Prenatal polyunsaturated fatty acids and child asthma: Effect modification by maternal asthma and child sex.J Allergy Clin Immunol 2019JA
Findings on prenatal polyunsaturated fatty acid (PUFA) intake and child wheeze and asthma have been inconsistent.
We sought to examine associations between prenatal PUFA status and child wheeze/asthma and modifying effects of maternal asthma/atopy, child sex, and maternal race.
Analyses included 1019 mother-child dyads with omega-3 (n-3) and omega-3 (n-6) PUFAs measured in second-trimester plasma; n-6/n-3 ratios were calculated. Child wheeze/asthma outcomes ascertained at age 4 to 6 years included ever physician-diagnosed asthma, current wheeze (symptoms past 12 months), current asthma (diagnosis and medication and/or symptoms past 12 months), and current diagnosed asthma. Each PUFA indicator and outcome was analyzed in separate models using modified Poisson regression with interaction terms.
In quartile (Q) analyses, higher n-6 PUFAs were associated with increased risk of ever (risk ratio [RR] high vs low [RR Q4 vs Q1], 1.70; 95% CI, 1.07-2.71) and current (RR Q4 vs Q1, 1.70; 95% CI, 1.07-2.71) diagnosed asthma, whereas n-3 PUFAs were associated with lower risk (RR Q4 vs Q1, 0.59; 95% CI, 0.33-1.03) of current diagnosed asthma (Ptrend < .05 for all). Higher n-6 PUFAs were associated with a higher risk of all respiratory outcomes among children born to women with asthma (Pinteraction < .05 for all outcomes). A significant 3-way interaction between child sex, maternal asthma, and n-6/n-3 PUFA indicated that male children born to women with asthma and a higher ratio had the highest risk across wheeze/asthma outcomes (Pinteraction < .05).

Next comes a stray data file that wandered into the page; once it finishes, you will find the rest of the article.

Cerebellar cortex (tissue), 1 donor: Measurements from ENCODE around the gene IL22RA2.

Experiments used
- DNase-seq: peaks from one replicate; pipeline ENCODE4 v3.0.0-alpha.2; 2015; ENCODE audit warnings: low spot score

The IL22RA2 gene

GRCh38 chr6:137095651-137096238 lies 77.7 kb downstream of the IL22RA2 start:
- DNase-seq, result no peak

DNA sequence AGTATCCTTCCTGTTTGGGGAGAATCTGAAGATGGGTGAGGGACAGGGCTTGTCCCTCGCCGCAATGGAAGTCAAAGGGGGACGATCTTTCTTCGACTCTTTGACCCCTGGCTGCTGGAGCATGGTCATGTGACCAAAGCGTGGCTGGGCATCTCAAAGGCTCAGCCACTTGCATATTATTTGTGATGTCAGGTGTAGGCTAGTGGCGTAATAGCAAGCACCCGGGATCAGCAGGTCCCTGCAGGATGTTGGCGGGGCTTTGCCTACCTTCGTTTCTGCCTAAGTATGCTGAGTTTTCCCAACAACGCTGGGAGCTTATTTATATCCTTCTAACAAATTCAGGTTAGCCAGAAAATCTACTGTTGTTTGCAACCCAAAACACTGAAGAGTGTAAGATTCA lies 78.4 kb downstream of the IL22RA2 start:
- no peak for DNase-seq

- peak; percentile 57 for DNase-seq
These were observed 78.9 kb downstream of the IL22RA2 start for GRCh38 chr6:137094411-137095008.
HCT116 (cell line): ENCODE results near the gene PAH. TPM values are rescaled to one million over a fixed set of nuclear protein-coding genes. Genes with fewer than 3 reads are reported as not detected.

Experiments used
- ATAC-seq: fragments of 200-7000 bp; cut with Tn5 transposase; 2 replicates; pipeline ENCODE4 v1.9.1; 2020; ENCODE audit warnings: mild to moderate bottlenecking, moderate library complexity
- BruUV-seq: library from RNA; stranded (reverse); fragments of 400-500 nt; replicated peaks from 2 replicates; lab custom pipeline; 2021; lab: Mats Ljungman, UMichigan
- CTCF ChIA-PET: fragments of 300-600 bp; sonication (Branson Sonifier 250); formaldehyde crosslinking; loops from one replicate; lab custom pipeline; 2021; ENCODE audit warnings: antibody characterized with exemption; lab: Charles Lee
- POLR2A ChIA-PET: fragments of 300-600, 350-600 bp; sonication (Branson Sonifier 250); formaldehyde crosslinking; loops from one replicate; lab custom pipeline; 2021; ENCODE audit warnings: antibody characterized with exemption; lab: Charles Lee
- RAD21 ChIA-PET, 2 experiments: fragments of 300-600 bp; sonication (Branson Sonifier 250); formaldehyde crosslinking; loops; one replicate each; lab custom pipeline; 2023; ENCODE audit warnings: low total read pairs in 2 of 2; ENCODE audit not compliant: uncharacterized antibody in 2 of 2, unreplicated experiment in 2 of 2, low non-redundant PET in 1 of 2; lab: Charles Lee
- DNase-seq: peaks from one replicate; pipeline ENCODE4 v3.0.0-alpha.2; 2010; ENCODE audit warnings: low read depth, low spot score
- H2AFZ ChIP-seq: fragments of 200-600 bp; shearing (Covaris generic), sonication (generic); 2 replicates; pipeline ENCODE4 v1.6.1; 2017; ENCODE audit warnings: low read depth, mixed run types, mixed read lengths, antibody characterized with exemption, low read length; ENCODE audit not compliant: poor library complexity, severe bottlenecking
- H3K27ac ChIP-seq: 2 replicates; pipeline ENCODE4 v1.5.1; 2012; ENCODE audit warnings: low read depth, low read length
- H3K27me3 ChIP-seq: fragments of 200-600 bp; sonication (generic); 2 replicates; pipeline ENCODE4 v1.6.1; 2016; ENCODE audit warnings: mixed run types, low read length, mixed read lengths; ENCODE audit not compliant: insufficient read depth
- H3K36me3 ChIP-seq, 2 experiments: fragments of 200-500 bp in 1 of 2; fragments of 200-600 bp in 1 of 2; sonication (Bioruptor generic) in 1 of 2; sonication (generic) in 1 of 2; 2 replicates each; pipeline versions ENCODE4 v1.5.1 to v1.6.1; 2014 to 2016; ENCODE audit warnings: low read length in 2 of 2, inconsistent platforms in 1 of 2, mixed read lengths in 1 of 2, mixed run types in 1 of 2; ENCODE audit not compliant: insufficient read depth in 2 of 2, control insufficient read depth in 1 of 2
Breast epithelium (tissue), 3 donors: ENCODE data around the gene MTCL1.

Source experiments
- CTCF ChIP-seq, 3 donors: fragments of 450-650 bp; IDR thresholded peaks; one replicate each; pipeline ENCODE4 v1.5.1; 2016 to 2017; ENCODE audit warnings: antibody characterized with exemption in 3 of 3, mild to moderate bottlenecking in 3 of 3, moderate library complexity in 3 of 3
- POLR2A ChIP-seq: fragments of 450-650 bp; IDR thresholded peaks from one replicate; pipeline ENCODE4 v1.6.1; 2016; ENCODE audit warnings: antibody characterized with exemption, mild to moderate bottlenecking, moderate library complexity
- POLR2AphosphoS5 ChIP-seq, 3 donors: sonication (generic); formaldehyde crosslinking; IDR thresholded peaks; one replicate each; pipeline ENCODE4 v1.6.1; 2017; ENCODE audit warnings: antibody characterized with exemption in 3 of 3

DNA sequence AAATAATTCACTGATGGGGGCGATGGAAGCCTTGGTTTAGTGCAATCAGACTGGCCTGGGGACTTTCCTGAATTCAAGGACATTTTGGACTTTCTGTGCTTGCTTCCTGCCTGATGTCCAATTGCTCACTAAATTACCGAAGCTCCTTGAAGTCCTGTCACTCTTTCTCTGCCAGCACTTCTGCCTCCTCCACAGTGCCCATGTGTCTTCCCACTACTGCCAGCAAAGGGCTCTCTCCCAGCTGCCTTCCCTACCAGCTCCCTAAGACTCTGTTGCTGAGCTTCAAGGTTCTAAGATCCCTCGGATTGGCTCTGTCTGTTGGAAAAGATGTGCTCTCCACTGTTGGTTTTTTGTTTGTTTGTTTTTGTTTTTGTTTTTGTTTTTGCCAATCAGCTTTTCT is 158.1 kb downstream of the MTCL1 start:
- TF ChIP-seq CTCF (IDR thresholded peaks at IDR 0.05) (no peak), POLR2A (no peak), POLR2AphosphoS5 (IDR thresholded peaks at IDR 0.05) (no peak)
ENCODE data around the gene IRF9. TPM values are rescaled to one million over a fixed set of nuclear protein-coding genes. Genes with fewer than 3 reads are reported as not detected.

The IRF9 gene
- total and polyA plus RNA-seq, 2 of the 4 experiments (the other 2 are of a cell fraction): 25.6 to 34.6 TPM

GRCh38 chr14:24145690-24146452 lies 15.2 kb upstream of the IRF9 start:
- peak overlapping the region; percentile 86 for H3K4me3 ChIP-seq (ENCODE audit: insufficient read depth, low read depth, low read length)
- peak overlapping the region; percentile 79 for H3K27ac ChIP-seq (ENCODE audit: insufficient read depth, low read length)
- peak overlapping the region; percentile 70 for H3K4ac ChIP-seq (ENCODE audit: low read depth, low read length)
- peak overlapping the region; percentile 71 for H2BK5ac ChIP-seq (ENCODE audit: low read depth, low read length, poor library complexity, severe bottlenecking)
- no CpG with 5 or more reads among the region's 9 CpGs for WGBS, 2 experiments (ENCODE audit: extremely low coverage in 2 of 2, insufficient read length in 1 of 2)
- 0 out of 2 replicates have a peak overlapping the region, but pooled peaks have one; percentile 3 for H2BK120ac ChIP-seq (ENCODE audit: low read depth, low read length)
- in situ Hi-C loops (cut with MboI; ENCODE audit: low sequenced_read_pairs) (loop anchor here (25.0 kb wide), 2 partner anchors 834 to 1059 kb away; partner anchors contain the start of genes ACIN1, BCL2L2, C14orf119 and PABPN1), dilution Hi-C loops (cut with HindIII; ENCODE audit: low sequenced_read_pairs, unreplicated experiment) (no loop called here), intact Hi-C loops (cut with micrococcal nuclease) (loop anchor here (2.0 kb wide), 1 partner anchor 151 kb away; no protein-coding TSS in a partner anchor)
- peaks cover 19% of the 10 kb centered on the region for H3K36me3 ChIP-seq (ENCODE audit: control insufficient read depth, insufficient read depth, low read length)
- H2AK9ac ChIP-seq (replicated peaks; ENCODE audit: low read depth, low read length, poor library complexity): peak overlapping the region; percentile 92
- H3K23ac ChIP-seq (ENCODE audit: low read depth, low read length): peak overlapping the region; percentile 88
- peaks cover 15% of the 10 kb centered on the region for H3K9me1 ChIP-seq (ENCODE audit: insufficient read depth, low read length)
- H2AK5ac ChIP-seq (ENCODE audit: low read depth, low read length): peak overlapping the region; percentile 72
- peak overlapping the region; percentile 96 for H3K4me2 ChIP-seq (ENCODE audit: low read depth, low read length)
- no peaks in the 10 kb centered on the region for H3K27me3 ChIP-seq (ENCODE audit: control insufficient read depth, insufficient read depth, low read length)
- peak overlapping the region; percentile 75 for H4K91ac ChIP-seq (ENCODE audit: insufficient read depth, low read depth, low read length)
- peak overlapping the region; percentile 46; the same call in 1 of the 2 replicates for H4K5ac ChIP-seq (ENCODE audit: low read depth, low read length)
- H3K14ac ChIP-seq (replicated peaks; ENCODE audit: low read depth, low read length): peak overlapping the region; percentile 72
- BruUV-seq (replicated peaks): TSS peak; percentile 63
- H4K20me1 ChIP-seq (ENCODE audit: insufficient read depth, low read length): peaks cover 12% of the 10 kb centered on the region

Associations between prenatal PUFA status and childhood wheeze/asthma were modified by maternal history of asthma and child sex.